Posco Stainless Steel Production to Reach Record on Emerging Market Demand

Posco (005490), the world’s biggest maker of stainless steel, will report record production this year, saying it expects to maintain that pace in 2012 supported by demand from emerging markets.

Output of the alloy used in cars and home appliances may reach about 3.16 million metric tons this year, up from about 2.9 million tons in 2010, Suh Young Sea, senior vice president at the Pohang, South Korea-based company, said in an interview in Seoul.

Posco, the world’s third-biggest steelmaker, said last month it will continue expanding in emerging markets, including China and India. Stainless-steel producers in Europe face overcapacity, higher raw-material costs and falling prices.

“We are probably the only stainless-steel maker that’s making profit and running at full capacity under the current situation,” Suh said in the interview Nov. 25. “We will try to maintain current output levels next year as well. Emerging markets will still likely show some growth, and we are planning to increase our share in those markets.”

Global stainless steel output may rise 6.5 percent to 33 million tons this year, Suh said. That compares with U.K.-based industry consultant MEPS (International) Ltd.’s Nov. 2 forecast of 32.5 million tons. Demand in China and India, the world’s most populous nations, is increasing with disposable income.

Europe’s debt crisis remains a “swing factor” in terms of global demand, Suh said. Posco kept domestic stainless steel prices steady for December for the third straight month.

Posco rose 3.1 percent, the biggest gain since Nov. 14, to 364,000 won in Seoul trading. Nickel, a key raw material for stainless steel, climbed 1.8 percent to $17,254 a ton in London. Stainless-steel makers are the world’s top users of the metal.

Target Cut

“It’s very difficult to make any forecasts for next year because there are still uncertainties about the global economy,” Suh said. “However, we’d like to remain optimistic, pinning hopes on emerging markets such as China, India and Southeast Asia.”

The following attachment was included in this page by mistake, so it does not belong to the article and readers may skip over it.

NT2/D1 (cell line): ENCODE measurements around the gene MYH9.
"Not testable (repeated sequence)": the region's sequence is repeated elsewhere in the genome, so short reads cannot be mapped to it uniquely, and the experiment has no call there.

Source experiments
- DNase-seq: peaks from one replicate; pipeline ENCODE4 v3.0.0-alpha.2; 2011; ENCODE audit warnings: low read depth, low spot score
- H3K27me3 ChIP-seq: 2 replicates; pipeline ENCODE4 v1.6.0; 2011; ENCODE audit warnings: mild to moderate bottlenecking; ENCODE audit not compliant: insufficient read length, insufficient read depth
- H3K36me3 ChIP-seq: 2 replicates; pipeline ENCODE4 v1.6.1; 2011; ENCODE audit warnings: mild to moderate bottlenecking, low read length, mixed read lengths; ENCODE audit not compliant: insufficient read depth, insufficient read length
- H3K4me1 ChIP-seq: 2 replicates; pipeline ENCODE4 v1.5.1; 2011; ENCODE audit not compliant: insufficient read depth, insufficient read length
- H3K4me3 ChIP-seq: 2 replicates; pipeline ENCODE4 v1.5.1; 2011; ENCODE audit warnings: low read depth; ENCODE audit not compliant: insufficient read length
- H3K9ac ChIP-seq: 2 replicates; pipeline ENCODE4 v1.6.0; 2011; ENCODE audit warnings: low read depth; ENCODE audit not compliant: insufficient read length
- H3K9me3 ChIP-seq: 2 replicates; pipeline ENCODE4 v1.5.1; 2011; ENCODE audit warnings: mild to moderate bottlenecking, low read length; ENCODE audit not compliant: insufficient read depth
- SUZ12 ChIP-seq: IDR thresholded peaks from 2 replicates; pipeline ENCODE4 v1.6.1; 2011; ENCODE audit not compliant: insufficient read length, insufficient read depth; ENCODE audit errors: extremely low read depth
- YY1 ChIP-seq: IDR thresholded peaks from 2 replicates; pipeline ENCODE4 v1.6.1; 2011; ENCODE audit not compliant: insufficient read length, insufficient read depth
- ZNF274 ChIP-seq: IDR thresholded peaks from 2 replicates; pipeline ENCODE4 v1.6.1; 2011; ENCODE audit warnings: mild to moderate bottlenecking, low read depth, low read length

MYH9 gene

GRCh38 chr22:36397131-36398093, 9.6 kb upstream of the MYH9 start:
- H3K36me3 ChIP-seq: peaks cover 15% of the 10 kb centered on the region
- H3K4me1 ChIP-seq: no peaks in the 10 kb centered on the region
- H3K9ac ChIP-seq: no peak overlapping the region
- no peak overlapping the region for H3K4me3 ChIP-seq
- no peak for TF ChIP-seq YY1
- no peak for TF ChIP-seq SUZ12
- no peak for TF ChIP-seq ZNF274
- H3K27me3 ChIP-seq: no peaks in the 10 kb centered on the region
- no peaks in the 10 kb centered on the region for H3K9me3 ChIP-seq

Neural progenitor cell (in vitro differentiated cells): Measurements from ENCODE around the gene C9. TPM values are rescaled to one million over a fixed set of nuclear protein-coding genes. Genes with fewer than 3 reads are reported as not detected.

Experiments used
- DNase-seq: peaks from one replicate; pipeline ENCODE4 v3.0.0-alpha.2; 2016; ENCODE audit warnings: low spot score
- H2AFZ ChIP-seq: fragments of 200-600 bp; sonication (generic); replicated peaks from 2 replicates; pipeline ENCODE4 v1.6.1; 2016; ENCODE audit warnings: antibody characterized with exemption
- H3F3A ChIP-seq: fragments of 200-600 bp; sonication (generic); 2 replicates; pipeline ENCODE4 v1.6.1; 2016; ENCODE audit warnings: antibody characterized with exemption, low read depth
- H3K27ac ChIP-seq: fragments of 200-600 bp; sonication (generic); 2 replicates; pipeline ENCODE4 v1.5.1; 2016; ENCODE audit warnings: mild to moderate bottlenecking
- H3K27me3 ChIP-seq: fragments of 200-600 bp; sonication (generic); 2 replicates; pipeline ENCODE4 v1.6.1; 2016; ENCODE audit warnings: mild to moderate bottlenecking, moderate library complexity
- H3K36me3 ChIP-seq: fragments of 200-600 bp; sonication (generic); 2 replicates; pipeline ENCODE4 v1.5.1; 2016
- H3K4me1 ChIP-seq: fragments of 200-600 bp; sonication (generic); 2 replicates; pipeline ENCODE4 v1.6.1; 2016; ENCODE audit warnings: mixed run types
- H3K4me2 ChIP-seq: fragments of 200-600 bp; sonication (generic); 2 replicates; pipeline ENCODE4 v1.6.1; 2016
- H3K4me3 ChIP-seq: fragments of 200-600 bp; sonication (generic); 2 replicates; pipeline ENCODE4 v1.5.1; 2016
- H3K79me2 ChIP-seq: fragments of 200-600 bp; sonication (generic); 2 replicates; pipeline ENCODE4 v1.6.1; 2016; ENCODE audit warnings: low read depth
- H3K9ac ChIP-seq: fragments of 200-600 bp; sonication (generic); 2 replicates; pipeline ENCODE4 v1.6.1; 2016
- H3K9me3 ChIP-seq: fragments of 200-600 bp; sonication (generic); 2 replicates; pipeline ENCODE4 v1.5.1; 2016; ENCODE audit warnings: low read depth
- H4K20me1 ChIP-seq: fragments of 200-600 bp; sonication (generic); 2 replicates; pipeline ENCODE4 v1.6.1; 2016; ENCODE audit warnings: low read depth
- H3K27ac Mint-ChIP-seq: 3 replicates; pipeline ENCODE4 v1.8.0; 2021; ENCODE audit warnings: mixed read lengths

Posco posted a 78 percent decline in third-quarter profit because of foreign-currency losses and weaker demand. The company cut its total planned spending for this year to 6 trillion won from 7.3 trillion won.

Stainless steel output in China, the world’s biggest producer, rose 6 percent to 3.37 million tons in the first nine months from a year earlier, the China Iron and Steel Association said Oct. 21. China’s production may climb 13 percent this year and 11 percent next year, MEPS said.

In terms of raw-material sourcing, Posco is looking at “multiple projects” in Indonesia, including the Sulawesi region, to secure supply of nickel, a key ingredient, Suh said, declining to elaborate. The company and its Chinese venture, Zhangjiagang Pohang Stainless Steel Co., will together seek to develop a nickel mine in Indonesia, Posco said in June.

Outperformance

“Posco is boosting its self-sufficiency in raw-material sourcing and also expanding sales bases globally, improving its profitability structure,” said Kim Gyung Jung, a steel and metals analyst at Eugene Investment & Securities Co. in Seoul. “Such an expansion strategy will benefit the company in the longer term as it is a major player with a market share of about 10 percent.”

The stock have fallen 25 percent this year, compared with a 38 percent decline in the 76-member Bloomberg World Iron and Steel Index.

Posco is the world’s biggest maker of stainless steel based on 2010 output, followed by China’s Taiyuan Iron & Steel Group Co., according to the Korean mill. Posco and its units have the capacity to produce more than 3 million tons of stainless steel a year and the company is building plants and marketing bases in China, Vietnam and Turkey.

The company bought Thainox Stainless Pcl, Thailand’s largest maker of rust-proof steel in October. Thainox has a capacity of 200,000 tons a year.

To contact the reporter on this story: Sungwoo Park in Seoul at spark47@bloomberg.net.

To contact the editor responsible for this story: Richard Dobson at rdobson4@bloomberg.net; Rebecca Keenan at rkeenan5@bloomberg.net.

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